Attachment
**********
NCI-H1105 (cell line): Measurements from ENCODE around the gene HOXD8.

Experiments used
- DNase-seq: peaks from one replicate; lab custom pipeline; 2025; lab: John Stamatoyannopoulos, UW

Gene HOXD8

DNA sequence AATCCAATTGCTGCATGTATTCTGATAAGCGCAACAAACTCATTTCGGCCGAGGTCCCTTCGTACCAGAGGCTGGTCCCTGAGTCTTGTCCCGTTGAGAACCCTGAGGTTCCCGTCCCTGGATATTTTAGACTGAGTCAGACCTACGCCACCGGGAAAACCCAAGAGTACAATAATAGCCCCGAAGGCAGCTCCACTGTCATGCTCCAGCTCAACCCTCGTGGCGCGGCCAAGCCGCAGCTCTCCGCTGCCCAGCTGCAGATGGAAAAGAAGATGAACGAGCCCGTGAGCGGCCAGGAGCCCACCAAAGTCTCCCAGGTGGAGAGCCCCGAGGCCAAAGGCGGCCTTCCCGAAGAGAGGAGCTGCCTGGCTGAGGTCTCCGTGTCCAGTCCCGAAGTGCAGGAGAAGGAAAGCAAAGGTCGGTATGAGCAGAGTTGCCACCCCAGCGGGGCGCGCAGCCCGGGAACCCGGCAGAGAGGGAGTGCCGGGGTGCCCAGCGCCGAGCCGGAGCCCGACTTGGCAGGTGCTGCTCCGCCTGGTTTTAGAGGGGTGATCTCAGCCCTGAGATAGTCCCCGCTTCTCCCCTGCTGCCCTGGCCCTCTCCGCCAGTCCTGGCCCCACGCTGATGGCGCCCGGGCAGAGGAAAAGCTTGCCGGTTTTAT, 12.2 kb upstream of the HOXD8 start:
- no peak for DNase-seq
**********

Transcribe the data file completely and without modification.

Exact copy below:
NCI-H1105 (cell line): Measurements from ENCODE around the gene HOXD8.

Experiments used
- DNase-seq: peaks from one replicate; lab custom pipeline; 2025; lab: John Stamatoyannopoulos, UW

Gene HOXD8

DNA sequence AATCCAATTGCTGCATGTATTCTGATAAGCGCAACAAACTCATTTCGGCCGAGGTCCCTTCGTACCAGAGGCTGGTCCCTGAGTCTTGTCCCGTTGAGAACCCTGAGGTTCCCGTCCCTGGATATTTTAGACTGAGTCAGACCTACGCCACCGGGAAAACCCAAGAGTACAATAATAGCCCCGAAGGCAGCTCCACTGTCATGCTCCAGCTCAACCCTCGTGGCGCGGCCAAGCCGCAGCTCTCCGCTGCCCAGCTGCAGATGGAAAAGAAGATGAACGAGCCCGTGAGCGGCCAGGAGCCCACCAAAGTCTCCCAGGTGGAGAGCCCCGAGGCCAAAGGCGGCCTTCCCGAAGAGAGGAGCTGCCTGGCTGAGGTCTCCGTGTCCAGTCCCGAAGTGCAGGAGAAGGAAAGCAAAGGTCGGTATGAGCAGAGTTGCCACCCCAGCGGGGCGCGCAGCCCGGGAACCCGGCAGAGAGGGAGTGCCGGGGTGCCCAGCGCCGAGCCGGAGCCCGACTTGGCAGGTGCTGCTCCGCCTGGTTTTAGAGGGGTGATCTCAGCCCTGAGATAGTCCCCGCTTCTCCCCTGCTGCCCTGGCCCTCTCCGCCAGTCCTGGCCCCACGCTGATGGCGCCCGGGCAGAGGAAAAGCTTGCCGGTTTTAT, 12.2 kb upstream of the HOXD8 start:
- no peak for DNase-seq